The Peacock

Although the current building first opened its doors in 1960, there has been a theatre on the site since the 17th century. 'Mrs. Hughes' scandalised the public on 8 December 1660 when she became the first woman actor to take to the stage at the Vere Street Theatre in Clare Market.

After the building of Kingsway, the block between Portugal Street and Sardinia Street was taken up by Oscar Hammerstein's magnificent London Opera House seating 2600 with a facade emulating Versailles. The venture was a commercial disaster and the building was sold to Oswald Stoll and renamed after its new owner.

The Stoll Picture Theatre presented highly successful variety and revue shows before the nightly film feature up until the 1950s when Anton Dolin's Festival Ballet restored the theatre to a mixed programme of ballet and opera.

At the turn of the decade, the Stoll was demolished to be replaced by an office block with the Royalty Theatre nestling snugly in its basement. The new theatre seats a modest 1000 and on its opening boasted 'infra-dig' rosewood panelling, a stained glass mural and Aztec-influenced mosaic sculptures on the canopy.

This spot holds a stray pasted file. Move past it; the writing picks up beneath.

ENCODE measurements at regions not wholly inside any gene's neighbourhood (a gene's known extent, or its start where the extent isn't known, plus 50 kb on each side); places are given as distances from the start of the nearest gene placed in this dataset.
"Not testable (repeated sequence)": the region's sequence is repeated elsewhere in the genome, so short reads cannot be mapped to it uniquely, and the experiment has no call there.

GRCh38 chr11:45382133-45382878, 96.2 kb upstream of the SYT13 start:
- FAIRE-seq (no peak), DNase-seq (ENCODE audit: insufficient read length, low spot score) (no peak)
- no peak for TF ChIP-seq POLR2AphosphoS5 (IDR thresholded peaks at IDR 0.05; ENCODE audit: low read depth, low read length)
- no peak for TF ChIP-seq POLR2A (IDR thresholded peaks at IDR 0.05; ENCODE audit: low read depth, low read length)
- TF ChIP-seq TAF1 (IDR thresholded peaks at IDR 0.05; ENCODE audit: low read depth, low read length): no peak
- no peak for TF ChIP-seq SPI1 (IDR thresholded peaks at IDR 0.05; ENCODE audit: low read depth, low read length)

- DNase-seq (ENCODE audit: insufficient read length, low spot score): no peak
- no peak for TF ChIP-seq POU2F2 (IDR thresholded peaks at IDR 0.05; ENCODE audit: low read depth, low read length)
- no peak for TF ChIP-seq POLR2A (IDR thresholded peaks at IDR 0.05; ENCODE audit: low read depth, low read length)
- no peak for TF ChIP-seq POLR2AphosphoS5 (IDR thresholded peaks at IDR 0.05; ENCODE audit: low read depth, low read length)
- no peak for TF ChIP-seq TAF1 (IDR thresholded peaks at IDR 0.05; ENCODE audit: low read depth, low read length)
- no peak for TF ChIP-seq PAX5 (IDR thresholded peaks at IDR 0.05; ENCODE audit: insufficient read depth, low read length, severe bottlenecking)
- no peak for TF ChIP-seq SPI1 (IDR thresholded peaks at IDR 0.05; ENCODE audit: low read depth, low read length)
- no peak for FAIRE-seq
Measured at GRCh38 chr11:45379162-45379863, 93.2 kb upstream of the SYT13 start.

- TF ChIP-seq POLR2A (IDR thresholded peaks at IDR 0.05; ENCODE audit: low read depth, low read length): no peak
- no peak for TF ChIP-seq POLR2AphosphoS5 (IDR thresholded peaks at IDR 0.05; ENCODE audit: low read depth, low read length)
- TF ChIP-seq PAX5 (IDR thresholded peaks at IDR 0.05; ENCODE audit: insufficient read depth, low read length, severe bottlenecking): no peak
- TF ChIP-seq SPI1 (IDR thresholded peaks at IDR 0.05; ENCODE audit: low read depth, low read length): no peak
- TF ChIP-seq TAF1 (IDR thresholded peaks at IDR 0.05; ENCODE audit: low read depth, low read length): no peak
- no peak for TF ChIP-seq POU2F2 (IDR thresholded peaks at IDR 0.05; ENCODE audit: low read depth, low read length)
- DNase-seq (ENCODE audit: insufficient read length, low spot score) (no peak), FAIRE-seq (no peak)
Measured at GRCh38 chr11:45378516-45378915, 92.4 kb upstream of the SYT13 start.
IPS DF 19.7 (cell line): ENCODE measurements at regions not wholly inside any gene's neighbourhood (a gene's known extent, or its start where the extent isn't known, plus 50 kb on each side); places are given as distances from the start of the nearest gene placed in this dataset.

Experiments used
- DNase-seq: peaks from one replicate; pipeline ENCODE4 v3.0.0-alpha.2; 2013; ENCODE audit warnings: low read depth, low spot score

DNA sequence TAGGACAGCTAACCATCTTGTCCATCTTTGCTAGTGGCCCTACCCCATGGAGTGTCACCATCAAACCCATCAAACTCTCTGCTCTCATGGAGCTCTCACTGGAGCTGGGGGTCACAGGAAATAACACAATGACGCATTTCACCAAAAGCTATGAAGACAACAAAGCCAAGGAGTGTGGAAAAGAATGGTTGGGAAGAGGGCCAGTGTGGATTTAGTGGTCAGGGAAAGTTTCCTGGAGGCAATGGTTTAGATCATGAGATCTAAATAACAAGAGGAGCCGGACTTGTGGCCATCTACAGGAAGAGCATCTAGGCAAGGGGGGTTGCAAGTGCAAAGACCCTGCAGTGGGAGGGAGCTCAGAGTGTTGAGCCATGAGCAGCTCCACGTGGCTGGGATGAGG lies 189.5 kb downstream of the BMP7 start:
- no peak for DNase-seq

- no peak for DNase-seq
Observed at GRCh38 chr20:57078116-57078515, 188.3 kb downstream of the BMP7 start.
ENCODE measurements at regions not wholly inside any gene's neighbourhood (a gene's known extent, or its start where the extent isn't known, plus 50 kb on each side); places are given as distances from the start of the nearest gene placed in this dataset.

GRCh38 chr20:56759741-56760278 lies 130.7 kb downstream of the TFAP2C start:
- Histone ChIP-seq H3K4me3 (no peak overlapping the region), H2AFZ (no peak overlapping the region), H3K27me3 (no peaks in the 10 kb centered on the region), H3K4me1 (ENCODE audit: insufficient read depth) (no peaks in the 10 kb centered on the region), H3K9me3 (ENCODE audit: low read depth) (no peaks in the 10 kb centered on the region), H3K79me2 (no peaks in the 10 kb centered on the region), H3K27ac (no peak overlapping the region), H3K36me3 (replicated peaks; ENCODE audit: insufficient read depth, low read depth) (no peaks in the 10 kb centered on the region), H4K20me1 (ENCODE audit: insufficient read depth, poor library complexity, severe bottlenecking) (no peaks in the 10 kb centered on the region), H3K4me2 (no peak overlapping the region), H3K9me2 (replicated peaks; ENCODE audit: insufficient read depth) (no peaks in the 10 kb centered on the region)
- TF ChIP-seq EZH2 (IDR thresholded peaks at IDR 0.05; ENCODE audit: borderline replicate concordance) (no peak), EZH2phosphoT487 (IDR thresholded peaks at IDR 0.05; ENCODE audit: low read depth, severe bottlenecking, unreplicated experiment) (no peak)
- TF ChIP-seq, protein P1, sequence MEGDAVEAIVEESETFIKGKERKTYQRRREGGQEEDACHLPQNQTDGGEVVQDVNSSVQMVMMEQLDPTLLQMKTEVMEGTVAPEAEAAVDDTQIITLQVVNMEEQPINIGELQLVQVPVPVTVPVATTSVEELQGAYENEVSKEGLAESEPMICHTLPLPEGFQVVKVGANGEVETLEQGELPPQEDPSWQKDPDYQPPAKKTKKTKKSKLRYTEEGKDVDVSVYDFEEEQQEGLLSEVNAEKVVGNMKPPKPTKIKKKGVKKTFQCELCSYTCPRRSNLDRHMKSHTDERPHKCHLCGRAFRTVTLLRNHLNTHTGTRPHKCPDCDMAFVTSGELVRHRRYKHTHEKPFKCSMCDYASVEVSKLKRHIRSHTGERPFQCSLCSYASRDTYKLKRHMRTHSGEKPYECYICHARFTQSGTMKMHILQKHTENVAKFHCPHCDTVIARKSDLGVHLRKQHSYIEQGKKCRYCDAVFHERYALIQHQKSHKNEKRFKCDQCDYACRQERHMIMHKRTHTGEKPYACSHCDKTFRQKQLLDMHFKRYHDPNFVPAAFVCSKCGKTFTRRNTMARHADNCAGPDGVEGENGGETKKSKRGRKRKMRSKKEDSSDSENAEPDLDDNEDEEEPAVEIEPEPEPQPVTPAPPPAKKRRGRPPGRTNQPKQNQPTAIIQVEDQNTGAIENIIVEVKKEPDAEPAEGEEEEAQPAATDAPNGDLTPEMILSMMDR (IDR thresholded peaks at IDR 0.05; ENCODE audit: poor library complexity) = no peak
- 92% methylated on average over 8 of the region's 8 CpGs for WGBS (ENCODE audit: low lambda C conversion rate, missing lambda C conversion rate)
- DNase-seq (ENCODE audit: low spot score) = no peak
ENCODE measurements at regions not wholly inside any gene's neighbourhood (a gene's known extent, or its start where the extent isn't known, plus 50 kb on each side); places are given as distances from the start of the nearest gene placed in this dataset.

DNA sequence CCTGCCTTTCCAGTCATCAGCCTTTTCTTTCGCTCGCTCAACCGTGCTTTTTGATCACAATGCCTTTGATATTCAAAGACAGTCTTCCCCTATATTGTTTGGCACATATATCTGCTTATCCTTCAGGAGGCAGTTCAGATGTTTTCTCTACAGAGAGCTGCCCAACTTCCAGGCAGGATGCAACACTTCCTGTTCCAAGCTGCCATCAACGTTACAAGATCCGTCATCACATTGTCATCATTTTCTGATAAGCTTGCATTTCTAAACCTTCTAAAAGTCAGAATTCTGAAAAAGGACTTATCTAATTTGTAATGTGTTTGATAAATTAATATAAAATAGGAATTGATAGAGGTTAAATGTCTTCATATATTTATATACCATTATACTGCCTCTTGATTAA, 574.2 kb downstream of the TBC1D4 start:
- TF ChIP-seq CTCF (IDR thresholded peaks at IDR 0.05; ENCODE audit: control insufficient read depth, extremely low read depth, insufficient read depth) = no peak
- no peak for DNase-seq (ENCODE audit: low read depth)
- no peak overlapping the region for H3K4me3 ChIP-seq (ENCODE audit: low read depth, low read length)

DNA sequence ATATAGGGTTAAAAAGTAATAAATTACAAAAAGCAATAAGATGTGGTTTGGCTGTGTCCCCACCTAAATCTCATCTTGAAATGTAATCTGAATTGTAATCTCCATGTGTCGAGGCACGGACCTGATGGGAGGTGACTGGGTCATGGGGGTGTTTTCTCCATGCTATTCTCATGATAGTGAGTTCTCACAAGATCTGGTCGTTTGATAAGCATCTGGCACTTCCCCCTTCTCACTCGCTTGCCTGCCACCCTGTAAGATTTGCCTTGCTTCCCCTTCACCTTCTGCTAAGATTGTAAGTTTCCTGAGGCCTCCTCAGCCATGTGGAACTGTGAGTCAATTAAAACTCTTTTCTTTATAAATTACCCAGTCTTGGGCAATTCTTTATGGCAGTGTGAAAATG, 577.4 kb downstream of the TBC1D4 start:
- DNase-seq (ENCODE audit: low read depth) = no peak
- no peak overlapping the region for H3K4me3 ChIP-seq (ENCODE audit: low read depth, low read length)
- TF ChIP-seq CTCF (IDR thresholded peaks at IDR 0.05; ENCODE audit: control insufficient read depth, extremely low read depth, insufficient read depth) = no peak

A chequered career included runs of The Visit and the opening season of Oh! Calcutta! The theatre later presented several Paul Raymond revues with dubious titles like Birds of a Feather. This period left us with trapdoors in the proscenium arch (the 'tart-traps') for those airborne entrances and a dolphin tank (complete with dolphin) beneath the stage which could be raised up for aquatic entertainments. Sadly, the conditions proved far from congenial for poor Flipper, who passed into legend as the only ghost the theatre boasts: a spectral squeaking, not unlike a crying baby, to be heard desolately wailing by its now abandoned and rusted prison...

Subsequent years saw usage as a TV studio for This Is Your Life and its transformation into a Caribbean paradise for Once On This Island.

Currently owned by the London School of Economics, the theatre now renamed the Peacock after a legacy from a former alumnus, leads a Jeckyll and Hyde existence: lecture theatre by day and home of Sadler's Wells' West End programme by night. It's 60s décor has been swept away to be replaced by bold new styling in the bars and front of house areas. The stained glass mural has survived in the Circle bar and, of course, Flipper...

Histort - The Peacock

Coronavirus update: Sadler's Wells welcomes socially distanced audiences from 17 May, in line with the UK Government roadmap. Read more